Technological disruption in the 21st century is different. Societies had years to adapt to change driven by the steam engine, electricity and the computer. Today, change is instant and ubiquitous. It arrives digitally across the globe all at once.
Governments at all levels on all continents are suddenly waking up to how social media and other forms of algorithms and artificial intelligence have raced beyond their control or even awareness. (See the Trump campaign and Russia, 2016, for one example.)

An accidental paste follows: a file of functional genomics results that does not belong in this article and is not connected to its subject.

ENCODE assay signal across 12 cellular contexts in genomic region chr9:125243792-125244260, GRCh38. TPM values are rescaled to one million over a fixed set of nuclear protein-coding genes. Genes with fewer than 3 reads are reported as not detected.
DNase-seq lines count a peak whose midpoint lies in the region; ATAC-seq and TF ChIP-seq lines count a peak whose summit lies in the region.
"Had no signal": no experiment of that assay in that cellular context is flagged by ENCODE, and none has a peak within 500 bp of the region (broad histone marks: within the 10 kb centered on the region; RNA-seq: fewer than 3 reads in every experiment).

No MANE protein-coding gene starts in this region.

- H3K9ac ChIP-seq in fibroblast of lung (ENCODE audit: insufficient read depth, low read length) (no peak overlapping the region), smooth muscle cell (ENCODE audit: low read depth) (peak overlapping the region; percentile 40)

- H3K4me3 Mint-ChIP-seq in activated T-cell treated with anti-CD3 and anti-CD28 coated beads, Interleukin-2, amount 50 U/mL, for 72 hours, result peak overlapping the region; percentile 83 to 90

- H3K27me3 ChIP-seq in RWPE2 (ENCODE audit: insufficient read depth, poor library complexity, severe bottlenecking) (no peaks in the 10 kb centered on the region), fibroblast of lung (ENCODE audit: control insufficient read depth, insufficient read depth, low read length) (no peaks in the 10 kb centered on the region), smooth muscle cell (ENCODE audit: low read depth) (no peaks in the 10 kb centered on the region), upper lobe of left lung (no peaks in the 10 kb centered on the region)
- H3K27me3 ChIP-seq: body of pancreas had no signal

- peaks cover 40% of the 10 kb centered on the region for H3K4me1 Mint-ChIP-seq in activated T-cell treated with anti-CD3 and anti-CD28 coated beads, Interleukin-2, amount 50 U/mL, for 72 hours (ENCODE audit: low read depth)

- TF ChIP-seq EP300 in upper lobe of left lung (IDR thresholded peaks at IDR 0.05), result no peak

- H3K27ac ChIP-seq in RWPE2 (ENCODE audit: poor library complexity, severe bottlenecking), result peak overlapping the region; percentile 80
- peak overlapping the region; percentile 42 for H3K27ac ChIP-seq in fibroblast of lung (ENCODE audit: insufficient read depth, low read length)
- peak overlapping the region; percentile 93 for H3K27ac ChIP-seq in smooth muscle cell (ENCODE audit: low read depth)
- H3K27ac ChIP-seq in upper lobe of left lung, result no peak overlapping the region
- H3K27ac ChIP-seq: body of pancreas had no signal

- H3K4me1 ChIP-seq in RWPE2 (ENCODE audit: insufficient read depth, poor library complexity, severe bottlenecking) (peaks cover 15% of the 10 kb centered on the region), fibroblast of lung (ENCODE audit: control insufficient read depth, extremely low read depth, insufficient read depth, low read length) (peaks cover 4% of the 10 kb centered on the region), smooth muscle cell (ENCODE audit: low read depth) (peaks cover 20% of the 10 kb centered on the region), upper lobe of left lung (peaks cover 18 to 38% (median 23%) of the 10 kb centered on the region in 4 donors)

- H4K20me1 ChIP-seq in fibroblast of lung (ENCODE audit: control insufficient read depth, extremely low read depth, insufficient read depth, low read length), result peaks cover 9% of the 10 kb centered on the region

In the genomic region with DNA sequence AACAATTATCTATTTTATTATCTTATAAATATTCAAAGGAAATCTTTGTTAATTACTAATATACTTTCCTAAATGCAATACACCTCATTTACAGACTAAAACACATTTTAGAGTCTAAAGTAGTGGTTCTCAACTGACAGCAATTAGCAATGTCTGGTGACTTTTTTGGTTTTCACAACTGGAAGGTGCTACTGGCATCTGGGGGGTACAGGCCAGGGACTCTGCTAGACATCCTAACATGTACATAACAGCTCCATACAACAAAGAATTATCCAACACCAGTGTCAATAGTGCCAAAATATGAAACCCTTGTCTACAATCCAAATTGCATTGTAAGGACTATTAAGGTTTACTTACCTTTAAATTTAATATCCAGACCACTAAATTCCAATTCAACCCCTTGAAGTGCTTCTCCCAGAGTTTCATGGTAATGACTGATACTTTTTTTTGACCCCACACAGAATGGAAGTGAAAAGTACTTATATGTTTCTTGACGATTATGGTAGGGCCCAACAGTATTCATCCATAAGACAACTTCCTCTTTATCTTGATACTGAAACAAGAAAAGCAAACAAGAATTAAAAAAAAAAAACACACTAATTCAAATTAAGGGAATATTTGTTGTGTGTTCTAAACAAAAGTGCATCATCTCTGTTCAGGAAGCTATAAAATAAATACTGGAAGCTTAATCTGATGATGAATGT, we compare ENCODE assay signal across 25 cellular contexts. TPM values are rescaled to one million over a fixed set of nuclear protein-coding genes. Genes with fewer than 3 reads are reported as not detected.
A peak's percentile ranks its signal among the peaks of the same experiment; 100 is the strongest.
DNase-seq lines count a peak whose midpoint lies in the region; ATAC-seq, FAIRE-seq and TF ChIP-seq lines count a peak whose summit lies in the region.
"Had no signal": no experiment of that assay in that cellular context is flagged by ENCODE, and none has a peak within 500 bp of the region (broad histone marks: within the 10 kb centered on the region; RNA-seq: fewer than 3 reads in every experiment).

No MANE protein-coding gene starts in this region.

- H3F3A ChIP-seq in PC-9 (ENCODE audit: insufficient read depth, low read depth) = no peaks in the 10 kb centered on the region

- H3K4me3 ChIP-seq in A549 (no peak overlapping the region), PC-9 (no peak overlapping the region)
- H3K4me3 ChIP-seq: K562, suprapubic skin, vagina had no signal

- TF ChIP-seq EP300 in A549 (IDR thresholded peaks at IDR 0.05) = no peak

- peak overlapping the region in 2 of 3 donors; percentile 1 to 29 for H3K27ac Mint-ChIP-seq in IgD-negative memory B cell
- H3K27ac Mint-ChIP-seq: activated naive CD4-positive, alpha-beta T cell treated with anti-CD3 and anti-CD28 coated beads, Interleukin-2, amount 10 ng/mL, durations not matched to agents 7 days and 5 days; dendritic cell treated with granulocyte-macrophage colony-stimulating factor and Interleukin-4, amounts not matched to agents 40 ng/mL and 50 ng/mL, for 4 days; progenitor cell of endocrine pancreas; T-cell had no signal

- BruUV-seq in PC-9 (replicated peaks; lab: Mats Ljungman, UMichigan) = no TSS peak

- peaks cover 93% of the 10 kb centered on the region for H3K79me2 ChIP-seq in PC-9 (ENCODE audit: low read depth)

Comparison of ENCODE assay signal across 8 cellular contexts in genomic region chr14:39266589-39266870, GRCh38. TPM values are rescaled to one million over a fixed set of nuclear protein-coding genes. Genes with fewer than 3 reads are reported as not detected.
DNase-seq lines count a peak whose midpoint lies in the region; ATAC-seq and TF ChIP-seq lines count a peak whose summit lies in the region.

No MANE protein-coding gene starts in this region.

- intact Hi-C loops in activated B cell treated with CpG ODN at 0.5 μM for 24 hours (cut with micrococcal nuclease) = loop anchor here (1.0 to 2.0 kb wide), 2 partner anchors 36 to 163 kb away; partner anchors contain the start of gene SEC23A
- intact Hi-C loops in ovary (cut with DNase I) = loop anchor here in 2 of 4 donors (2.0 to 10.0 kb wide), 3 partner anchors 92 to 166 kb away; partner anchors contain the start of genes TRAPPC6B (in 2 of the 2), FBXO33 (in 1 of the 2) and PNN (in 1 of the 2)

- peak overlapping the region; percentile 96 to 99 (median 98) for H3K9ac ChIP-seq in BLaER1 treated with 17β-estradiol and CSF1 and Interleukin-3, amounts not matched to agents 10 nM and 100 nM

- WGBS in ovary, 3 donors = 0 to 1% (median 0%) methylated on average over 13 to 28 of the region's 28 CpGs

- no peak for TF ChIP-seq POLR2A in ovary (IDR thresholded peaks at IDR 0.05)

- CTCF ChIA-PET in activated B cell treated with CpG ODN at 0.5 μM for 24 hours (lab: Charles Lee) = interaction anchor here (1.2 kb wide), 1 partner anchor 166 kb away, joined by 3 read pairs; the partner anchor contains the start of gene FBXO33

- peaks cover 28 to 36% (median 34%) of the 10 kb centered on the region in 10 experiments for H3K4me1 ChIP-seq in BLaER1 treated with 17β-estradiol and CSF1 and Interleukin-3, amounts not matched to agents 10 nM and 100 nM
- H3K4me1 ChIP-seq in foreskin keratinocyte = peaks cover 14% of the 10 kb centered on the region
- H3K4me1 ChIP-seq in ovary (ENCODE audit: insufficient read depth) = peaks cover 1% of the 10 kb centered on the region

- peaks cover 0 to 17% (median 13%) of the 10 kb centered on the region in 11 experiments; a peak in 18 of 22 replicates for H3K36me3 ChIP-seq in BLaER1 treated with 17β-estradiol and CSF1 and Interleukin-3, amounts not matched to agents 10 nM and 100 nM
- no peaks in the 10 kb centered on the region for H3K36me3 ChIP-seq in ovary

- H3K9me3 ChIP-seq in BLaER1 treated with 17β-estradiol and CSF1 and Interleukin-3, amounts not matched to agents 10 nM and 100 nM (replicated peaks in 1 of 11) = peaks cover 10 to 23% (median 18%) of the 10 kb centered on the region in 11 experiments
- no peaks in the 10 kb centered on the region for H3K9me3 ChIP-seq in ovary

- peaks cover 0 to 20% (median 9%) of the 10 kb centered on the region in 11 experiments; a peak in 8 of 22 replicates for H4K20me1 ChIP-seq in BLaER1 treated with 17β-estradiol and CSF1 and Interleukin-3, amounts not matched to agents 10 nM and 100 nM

This realization that American lives are on the cusp of technological disruptions even more sweeping than those of the past decade was driven home to me by being part of a research project on technology and governance at the Hoover Institution at Stanford University this year. “Autonomous” (i.e., driverless) cars, the cloud, and swarming drones that deliver goods to your doorstep or transform naval and ground war-fighting strategy are well-known concepts. But the reality that they are breathing down my — and your — neck came as something of a surprise.